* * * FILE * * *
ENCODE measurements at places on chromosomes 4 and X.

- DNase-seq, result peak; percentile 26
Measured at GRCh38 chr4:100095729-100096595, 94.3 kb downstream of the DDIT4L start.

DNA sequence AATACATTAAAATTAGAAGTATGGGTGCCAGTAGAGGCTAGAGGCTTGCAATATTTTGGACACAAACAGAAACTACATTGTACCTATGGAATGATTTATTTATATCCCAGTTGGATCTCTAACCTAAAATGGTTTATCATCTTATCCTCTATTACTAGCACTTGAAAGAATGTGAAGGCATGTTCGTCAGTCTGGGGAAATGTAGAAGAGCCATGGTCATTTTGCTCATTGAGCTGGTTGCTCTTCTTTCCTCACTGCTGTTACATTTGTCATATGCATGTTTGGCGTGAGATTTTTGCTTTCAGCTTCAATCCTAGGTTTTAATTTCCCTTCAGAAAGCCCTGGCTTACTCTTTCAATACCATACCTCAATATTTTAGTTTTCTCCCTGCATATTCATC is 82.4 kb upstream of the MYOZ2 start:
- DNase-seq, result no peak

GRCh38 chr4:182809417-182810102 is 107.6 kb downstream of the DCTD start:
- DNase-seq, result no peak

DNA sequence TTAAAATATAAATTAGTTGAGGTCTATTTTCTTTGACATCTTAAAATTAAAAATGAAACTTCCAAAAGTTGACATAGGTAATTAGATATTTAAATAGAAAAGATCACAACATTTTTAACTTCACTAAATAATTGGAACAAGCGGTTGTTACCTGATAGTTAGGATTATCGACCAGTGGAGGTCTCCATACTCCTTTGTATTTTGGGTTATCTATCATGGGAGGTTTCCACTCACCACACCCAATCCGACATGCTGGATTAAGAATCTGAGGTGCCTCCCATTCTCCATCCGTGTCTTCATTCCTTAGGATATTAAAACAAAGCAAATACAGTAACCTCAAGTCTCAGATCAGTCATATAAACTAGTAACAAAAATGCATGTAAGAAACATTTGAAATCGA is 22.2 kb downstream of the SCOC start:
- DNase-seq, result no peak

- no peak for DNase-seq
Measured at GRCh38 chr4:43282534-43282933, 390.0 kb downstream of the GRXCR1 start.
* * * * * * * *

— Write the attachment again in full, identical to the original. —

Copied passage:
ENCODE measurements at places on chromosomes 4 and X.

- DNase-seq, result peak; percentile 26
Measured at GRCh38 chr4:100095729-100096595, 94.3 kb downstream of the DDIT4L start.

DNA sequence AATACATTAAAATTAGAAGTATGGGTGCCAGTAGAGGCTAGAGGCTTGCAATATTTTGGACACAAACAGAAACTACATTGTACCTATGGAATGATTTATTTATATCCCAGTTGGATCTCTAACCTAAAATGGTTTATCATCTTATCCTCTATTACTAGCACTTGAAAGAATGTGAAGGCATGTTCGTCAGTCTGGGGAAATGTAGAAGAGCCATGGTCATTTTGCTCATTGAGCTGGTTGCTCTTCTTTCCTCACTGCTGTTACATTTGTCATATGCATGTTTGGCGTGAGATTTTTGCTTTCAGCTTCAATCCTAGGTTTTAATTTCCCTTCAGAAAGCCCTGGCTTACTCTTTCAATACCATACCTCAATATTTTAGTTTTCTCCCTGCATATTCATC is 82.4 kb upstream of the MYOZ2 start:
- DNase-seq, result no peak

GRCh38 chr4:182809417-182810102 is 107.6 kb downstream of the DCTD start:
- DNase-seq, result no peak

DNA sequence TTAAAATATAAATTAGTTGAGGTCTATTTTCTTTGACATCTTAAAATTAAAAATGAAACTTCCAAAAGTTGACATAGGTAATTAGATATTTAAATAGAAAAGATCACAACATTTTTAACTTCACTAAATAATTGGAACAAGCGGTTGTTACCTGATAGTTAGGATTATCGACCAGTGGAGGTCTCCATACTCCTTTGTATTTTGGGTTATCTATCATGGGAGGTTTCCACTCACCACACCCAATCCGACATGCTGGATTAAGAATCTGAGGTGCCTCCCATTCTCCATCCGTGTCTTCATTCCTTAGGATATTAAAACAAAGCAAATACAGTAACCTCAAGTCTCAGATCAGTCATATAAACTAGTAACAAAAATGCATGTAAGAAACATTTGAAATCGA is 22.2 kb downstream of the SCOC start:
- DNase-seq, result no peak

- no peak for DNase-seq
Measured at GRCh38 chr4:43282534-43282933, 390.0 kb downstream of the GRXCR1 start.